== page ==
Morocco minister argues confidence is returning to Africa tourism market
The mood in the regional tourism sector has shifted in the past month, Nadia Fettah Alaoui, minister of tourism for Morocco, has told delegates at the Africa Hospitality Investment Forum.
Alaoui explained: “Tourism continues to be one of the major sectors suffering from the Covid-19 crisis; a year ago we were hoping this situation would last three months, but it has now been a year.
“Visibility remains the challenge – we cannot predict what will happen next.
“But we are optimistic, we have a strong vaccination programme here in Morocco and the global indicators are encouraging around the pandemic.
“We are still in the crisis, but we hope to get back to normal life in the near future.”
In Morocco, movement remains restricted between cities, while a 20:00 curfew remains in place in urban areas – it remains “a conservative moment,” Alaoui added.
“The government is preparing for the reopening,” the minister continued.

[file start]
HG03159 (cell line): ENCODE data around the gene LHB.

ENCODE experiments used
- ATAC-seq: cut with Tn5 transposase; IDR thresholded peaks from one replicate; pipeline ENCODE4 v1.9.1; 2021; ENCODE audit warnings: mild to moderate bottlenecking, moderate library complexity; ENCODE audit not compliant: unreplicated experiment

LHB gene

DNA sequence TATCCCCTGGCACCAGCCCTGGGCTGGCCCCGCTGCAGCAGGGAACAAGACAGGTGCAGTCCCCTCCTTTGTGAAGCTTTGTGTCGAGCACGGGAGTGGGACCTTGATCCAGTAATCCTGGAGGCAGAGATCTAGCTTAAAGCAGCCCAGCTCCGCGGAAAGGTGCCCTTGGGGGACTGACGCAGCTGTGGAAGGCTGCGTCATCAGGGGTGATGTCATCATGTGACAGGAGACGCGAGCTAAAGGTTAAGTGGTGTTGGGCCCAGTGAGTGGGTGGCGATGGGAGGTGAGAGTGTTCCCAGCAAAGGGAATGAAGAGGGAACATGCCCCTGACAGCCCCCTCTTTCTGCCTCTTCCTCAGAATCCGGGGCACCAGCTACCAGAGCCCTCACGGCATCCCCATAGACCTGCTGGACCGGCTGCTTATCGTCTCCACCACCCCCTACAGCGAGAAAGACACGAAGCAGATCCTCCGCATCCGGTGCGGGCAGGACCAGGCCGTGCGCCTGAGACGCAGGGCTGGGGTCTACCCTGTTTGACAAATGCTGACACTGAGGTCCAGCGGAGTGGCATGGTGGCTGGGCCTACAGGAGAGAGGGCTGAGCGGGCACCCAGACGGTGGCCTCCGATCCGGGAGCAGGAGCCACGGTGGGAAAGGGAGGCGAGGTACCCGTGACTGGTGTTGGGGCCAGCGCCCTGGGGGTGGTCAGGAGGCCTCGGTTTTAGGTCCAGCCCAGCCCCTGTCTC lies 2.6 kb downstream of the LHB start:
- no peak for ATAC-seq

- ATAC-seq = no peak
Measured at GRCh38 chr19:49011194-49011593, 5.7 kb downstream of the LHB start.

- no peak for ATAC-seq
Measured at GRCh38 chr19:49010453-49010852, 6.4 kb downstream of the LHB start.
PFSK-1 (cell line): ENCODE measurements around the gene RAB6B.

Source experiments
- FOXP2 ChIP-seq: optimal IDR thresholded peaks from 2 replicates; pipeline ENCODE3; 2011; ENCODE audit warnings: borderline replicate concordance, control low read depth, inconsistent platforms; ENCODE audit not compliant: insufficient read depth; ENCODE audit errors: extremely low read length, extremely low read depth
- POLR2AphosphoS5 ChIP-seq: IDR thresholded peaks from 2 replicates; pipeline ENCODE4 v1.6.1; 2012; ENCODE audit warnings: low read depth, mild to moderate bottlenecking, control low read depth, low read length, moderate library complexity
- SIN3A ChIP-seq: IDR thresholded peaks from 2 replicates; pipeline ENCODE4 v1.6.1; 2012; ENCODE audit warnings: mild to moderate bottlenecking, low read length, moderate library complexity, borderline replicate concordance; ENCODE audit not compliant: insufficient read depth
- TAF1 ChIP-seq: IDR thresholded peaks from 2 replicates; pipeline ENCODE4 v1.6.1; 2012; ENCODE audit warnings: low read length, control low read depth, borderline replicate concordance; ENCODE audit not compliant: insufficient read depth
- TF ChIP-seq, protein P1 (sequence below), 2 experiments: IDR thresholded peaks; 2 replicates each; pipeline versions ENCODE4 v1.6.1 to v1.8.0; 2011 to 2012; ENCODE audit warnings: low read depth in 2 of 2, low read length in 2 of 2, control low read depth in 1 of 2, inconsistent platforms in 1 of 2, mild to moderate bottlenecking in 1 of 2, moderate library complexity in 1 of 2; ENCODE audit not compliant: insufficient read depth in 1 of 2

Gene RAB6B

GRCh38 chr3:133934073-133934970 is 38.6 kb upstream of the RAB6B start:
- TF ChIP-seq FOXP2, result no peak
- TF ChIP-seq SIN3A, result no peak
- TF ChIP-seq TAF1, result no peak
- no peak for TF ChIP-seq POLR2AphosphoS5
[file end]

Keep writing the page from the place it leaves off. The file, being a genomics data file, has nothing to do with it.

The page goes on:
“We have launched a digital campaign to promote the country, we are working with investors to reopen hotels and taking steps to ensure the future of the sector.”
International cooperation will be the cornerstone of any recovery, Alaoui explained.
“Coordinated action with partners will be vital, we cannot be an island without our partners.
“This might mean a fast track for those who have been vaccinated, and we are considering some kind of passport,” she said.
“However, not all nations are able to vaccinate at the same rate, so the PCR test remains a valid way of opening borders.”
Currently 70 per cent of hospitality investment in Morocco comes from domestic sources, Alaoui told delegates at the Bench-organised event, with the country seeking to open up and welcome funds from overseas as the Covid-19 pandemic abates.
Alaoui pointed to 3,500 miles of coastline, historic imperial cities and a well-trained workforce as assets which could boost demand for investment in the future.
Morocco is currently seeing around ten deaths a day from Covid-19, down from a high of 70 a day in November.
The country has a population of around 36 million people.